GasPriceZones - Los Angeles Times Zones of Contention in...

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Los Angeles Times: Zones of Contention in Gasoline Pricing_,1,6659437.story?coll=la- headlines-business WHAT'S DRIVING GAS PRICES Zones of Contention in Gasoline Pricing Refiners charge each dealer a different rate for the same fuel. They say it's fair, but critics contend the practice helps them boost profits and suppress competition. By Elizabeth Douglass and Gary Cohn Times Staff Writers June 19, 2005 Second in a Series On a recent Wednesday, 72-year-old veterinarian Charles Hendricks filled up his Mercury Grand Marquis at a Chevron in west Anaheim. On the other end of town, 22-year-old sandwich store manager Ryan Ketchum gassed up his Nissan Sentra at a Chevron in Anaheim Hills. Both men bought regular gasoline. Both pumped the gas themselves. But there was one important difference: Hendricks paid $2.399 a gallon, whereas Ketchum paid $2.539 — 14 cents more a gallon for the same Chevron gas. Such price variations may seem odd, but they are not unique to Anaheim. On any given day, in any major U.S. city, a single brand of gasoline will sell for a wide range of prices even when the cost to make and deliver the fuel is the same. The primary culprit is zone pricing, a secret and pervasive oil company strategy to boost profits by charging dealers different amounts for fuel based on traffic volume, station amenities, nearby household incomes, the strength of competitors and other factors. It's a controversial strategy, but the courts have thus far deemed it legal, and the Federal Trade Commission recently said the effect on consumers was ambiguous because some customers got hurt by higher prices while others benefited from lower ones. To be sure, other industries vary prices by area too. Supermarkets, for instance, price the same brand of bread or cheese differently in different neighborhoods. But gasoline price patterns provoke a response that bread can't match, partly because other commodities don't fluctuate as wildly as gasoline does and their prices aren't posted by the side of the road. Oil companies say the practice allows them to adapt to local market conditions by, for example, lowering prices to dealers who face stiff competition from high-volume sellers such as Costco Wholesale Corp. Most California gasoline retailers, however, declined to discuss their pricing practices, referring questions to industry groups. "It is a perfectly acceptable form of pricing," said Joseph Sparano, president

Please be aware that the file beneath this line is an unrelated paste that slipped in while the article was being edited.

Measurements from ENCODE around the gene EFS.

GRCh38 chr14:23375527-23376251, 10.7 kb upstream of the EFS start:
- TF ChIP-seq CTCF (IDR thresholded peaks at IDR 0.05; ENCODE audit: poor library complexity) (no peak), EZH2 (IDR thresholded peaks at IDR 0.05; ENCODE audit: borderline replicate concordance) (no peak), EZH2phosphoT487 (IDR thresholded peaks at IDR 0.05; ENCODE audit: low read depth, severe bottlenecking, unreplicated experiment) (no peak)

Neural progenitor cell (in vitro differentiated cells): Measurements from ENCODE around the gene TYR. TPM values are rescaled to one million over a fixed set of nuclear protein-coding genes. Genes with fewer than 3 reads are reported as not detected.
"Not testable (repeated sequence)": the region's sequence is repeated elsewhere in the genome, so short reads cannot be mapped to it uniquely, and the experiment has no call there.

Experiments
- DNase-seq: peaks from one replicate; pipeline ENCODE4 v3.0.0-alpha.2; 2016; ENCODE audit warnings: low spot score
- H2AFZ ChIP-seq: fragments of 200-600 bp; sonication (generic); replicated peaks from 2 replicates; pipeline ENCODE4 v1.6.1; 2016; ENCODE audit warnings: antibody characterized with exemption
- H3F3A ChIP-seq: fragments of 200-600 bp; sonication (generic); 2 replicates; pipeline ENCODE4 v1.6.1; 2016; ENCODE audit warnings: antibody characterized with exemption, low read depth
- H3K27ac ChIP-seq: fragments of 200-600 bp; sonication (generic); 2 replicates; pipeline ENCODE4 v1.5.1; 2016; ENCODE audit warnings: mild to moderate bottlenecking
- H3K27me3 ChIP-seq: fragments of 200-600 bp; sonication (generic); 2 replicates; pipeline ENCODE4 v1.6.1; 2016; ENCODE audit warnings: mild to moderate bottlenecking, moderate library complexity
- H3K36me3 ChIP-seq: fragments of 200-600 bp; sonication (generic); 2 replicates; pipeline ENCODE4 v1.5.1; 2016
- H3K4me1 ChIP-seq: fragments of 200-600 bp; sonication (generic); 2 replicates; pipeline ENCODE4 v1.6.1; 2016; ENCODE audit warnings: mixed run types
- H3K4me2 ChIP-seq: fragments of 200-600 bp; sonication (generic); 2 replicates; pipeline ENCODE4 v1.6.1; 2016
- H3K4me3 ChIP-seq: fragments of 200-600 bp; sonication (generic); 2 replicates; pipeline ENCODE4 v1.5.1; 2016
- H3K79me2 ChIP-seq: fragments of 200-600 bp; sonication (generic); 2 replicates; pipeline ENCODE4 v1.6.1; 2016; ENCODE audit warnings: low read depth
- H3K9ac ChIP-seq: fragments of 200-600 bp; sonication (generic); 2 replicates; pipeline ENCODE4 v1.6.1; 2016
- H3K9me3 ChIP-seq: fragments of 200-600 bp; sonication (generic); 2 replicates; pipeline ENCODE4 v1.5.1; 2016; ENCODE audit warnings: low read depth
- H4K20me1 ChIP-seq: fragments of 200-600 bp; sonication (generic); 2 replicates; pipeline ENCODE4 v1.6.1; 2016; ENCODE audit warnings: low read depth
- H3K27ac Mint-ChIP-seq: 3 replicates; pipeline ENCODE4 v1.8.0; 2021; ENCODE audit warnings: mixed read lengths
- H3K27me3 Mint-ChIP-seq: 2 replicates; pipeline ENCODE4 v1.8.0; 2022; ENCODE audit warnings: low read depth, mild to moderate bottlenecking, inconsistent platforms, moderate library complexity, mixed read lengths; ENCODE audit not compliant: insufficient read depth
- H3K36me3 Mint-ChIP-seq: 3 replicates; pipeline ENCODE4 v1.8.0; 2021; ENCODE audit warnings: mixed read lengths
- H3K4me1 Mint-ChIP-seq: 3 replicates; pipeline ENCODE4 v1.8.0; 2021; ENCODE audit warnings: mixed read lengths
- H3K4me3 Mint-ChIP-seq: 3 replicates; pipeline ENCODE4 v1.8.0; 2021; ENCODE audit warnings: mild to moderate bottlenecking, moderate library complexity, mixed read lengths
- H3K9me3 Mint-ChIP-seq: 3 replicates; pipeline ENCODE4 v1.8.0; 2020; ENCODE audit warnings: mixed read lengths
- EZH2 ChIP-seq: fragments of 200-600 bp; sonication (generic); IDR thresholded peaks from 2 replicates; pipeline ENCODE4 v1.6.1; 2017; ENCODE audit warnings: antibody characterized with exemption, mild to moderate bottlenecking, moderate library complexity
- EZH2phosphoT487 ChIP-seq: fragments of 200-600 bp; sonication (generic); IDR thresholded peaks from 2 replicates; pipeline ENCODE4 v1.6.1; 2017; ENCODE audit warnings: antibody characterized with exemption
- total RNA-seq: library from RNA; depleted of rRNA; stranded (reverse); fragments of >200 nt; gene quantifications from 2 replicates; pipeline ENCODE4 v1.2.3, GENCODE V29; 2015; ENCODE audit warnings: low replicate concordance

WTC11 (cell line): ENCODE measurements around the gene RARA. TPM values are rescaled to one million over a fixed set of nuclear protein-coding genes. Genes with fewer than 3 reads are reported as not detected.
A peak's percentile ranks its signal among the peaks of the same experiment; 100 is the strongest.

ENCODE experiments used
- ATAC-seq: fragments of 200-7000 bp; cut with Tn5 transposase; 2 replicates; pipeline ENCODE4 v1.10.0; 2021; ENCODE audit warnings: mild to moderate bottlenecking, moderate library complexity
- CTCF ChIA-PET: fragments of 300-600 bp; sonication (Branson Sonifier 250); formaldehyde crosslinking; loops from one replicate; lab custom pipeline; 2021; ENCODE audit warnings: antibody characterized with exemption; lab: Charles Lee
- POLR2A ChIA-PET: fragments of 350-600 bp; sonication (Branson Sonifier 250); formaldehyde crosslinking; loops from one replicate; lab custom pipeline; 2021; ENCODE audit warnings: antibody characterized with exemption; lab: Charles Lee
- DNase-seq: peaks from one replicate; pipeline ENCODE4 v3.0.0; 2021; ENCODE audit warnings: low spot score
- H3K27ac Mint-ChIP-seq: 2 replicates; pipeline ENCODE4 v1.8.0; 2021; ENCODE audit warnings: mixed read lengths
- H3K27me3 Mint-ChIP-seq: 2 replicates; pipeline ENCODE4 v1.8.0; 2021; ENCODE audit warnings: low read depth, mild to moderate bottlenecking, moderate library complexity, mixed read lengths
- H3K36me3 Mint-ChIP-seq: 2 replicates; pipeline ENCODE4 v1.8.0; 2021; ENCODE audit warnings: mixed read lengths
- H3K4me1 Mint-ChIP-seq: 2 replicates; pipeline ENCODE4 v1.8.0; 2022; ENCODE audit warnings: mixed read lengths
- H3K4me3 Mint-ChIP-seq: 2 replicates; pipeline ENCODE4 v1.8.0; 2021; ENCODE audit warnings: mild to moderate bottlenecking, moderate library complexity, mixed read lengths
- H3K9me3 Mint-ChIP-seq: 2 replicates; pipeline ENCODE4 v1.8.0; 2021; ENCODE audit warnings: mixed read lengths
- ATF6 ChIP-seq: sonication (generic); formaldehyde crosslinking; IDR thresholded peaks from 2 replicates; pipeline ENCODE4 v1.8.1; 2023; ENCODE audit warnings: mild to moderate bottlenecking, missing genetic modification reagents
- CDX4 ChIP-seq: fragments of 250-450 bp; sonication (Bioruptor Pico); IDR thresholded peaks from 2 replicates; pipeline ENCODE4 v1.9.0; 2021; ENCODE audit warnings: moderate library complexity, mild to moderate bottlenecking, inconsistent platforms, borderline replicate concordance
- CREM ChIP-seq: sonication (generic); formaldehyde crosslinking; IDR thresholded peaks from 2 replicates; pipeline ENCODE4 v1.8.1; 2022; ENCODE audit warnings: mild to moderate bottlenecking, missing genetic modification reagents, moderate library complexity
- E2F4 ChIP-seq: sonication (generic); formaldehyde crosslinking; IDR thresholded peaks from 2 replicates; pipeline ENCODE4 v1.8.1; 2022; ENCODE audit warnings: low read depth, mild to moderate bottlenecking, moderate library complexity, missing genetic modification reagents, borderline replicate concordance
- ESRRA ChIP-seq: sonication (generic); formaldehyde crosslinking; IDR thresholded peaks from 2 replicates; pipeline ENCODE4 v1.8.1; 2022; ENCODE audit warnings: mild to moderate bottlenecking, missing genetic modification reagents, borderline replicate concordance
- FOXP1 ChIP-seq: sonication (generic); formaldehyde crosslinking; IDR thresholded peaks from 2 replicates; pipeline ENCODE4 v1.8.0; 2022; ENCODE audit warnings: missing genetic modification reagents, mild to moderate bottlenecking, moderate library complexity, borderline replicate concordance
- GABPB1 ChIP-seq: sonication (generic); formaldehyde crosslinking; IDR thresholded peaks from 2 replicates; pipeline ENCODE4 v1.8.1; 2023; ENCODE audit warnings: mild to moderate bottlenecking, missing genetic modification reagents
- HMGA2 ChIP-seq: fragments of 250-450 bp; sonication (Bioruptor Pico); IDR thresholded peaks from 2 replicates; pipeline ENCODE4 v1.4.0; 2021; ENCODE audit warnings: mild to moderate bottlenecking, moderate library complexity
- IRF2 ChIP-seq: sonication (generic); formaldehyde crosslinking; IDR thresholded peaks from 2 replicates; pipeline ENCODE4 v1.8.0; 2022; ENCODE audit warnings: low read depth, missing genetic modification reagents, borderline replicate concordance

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of the Western States Petroleum Assn., a Sacramento-based industry trade group. Zone pricing, he said, "is a way for companies to price fairly in different areas." Said Trilby Lundberg, who produces the widely quoted Lundberg Survey of gasoline prices: "The flip side … is that locational pricing allows for prices to be lower in some areas than others." Such explanations haven't appeased consumer groups, lawmakers and state government critics such as Connecticut Atty. Gen. Richard Blumenthal, who has
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This note was uploaded on 10/12/2008 for the course ECON 1 taught by Professor Bergstrom during the Spring '07 term at UCSB.

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GasPriceZones - Los Angeles Times Zones of Contention in...

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